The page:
In 1942 Hilario DeBaca moved his store a few doors closer to 18th Street to 515 Castro. This shop, though still quite small, had double the space of the first Cliff's. In 1946 Ernie DeBaca had a motorcycle accident that crushed his ankle. He was laid up for several months recuperating. He had to close his repair shop and he set up a workbench in the back of Cliff's Variety where he could repair small appliances.
On Halloween in 1946 Ernie produced the first Halloween street party on Castro Street. It started very small as a children's costume contest. The first year a stool served as a stage. Each child would stand on the stool and the crowd would applaud. The child with the loudest applause won. The tradition grew over the years with a flat bed truck serving as a stage with lights and a P.A. system. In addition to the costume contest there were musicians, clowns, jugglers and other types of entertainment; and there was an ice cream eating contest and a parade. This tradition of a children's Halloween party continued through the 50's, 60's, and 70's. It came to a sad end in 1979 when instead of hosting hundreds of local children Castro Street had crowds of tens of thousands of rowdy adults fighting and breaking windows. Ernie DeBaca realized that his Halloween tradition had ended.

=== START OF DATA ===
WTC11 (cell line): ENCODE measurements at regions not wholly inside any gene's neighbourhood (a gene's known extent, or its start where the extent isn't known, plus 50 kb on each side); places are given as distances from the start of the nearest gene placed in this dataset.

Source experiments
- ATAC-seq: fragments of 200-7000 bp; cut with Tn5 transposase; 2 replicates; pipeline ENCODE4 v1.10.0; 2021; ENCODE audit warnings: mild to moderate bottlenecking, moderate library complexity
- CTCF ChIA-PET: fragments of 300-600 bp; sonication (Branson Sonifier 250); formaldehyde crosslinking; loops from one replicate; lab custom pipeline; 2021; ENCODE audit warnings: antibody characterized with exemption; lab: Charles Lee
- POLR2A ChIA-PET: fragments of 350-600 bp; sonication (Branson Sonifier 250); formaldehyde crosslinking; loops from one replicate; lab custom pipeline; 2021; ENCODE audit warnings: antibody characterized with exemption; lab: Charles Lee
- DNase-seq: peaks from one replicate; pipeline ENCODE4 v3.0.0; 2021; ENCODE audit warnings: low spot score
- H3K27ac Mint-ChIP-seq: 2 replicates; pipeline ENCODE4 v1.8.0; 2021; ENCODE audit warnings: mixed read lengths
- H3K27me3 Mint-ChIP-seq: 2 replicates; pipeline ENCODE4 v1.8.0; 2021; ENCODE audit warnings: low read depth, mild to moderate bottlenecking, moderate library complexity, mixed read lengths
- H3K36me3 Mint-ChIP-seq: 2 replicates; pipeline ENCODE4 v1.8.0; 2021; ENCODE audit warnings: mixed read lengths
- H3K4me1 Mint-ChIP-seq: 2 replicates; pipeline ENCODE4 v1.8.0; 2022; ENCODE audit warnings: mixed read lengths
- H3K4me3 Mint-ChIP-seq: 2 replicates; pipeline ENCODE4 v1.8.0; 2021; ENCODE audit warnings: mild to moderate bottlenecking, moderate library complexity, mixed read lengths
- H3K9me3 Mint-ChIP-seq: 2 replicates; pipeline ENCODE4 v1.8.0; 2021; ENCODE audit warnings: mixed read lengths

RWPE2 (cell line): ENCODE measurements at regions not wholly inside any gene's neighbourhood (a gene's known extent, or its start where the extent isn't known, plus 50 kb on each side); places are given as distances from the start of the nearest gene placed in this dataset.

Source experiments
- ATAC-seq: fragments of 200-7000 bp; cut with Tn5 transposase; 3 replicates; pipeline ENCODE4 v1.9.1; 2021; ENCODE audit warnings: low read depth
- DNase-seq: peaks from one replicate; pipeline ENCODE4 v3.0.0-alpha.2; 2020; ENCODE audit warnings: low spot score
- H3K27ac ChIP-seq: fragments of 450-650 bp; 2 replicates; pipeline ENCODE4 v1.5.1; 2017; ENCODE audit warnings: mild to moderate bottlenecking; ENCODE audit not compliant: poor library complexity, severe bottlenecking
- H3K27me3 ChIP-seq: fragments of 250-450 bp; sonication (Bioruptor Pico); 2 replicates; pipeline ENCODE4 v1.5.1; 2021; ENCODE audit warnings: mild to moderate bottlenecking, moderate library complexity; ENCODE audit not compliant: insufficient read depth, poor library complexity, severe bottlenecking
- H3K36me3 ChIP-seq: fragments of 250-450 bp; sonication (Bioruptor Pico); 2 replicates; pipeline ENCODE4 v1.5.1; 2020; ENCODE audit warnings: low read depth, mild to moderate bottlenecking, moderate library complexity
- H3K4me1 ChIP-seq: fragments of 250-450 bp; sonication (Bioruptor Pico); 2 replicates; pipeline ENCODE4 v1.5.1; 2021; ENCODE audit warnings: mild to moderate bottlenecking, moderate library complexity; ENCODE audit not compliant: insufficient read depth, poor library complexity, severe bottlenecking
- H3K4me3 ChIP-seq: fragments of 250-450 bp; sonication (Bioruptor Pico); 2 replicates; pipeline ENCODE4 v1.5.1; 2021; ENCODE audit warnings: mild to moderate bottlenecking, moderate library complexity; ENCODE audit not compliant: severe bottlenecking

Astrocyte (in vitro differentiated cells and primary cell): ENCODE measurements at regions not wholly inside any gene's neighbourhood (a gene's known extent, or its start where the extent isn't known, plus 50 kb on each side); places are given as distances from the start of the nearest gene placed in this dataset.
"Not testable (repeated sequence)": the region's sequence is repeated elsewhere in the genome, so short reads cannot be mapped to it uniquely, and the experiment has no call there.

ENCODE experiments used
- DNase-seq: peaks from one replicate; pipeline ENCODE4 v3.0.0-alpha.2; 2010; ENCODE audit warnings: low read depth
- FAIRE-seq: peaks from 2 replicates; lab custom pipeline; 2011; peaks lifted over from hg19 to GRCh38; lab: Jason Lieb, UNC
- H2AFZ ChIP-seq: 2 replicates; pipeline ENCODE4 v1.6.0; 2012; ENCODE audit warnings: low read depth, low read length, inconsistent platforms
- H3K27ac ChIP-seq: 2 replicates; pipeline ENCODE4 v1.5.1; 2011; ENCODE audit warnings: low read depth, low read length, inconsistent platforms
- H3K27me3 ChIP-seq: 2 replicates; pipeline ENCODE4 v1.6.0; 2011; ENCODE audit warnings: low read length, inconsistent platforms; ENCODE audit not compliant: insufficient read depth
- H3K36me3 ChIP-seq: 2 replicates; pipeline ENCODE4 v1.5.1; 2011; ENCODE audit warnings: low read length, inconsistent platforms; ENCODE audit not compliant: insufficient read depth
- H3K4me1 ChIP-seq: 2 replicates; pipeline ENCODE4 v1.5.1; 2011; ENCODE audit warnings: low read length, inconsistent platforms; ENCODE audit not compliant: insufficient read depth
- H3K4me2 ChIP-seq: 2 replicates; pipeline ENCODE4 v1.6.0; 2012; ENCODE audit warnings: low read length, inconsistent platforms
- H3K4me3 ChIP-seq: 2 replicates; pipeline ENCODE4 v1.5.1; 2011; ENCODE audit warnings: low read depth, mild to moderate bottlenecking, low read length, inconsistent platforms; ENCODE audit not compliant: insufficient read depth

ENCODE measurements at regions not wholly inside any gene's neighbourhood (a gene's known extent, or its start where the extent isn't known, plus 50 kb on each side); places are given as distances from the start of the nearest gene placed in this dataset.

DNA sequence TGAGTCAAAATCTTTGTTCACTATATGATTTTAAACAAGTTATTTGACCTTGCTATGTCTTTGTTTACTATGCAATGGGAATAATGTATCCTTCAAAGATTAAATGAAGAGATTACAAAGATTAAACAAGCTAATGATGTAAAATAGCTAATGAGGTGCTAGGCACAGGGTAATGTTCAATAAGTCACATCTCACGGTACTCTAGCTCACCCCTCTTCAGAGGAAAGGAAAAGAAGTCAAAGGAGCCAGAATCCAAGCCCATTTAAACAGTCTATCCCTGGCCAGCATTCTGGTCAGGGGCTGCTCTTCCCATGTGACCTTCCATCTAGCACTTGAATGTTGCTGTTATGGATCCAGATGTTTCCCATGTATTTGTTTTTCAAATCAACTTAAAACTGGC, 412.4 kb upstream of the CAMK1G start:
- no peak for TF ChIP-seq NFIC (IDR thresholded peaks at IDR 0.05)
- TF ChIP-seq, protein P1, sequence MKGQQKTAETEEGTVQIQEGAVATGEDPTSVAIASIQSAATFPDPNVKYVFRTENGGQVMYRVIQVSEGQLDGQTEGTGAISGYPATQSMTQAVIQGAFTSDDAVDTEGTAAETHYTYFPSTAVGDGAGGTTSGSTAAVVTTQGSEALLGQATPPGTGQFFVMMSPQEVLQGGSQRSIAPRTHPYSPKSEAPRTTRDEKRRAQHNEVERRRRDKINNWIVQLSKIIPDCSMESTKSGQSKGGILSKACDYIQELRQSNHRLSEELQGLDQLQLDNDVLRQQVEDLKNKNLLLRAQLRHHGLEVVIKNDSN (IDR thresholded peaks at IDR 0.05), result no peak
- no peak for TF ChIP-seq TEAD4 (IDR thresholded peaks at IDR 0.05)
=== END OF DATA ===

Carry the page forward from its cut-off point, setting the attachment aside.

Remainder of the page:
Cliff's at 515 Castro became the birthplace of many of Ernie DeBaca's innovations in merchandising. To take advantage of the only space left in the store, the ceiling, he created a candy machine that consisted of metal trays full of candy bars. The trays were suspended between two loops of bicycle chain, which ran in tracks. The customer could throw a switch to start a motor to move the chain. The trays at counter level would rise up to the ceiling as the higher trays descended to the customer's reach. This allowed a large selection of candy to be displayed in a small counter space. Later he built a similar device for spools of sewing ribbon (this machine is still operational and can be seen in the Sewing Department of our Annex). More machines followed: two machines for sewing buttons which took cards of buttons for a ride up to the ceiling and the length of the store and back, and similar machines for key blanks, greeting cards, and fabric dyes.
The business grew at this location until the property owner, The Hibernia Bank, decided to demolish the building to provide the bank with a drive-through teller window. Ernie was fond of joking, "They tore the building down so we decided to move." (Drive-through banking was a short-lived phenomenon. A new building with a Sun Glasses Hut now occupies that space.)
In 1947 Ernie and Alice DeBaca's daughter, Lorraine had a son and named him Ernie. In 1952 Hilario DeBaca died.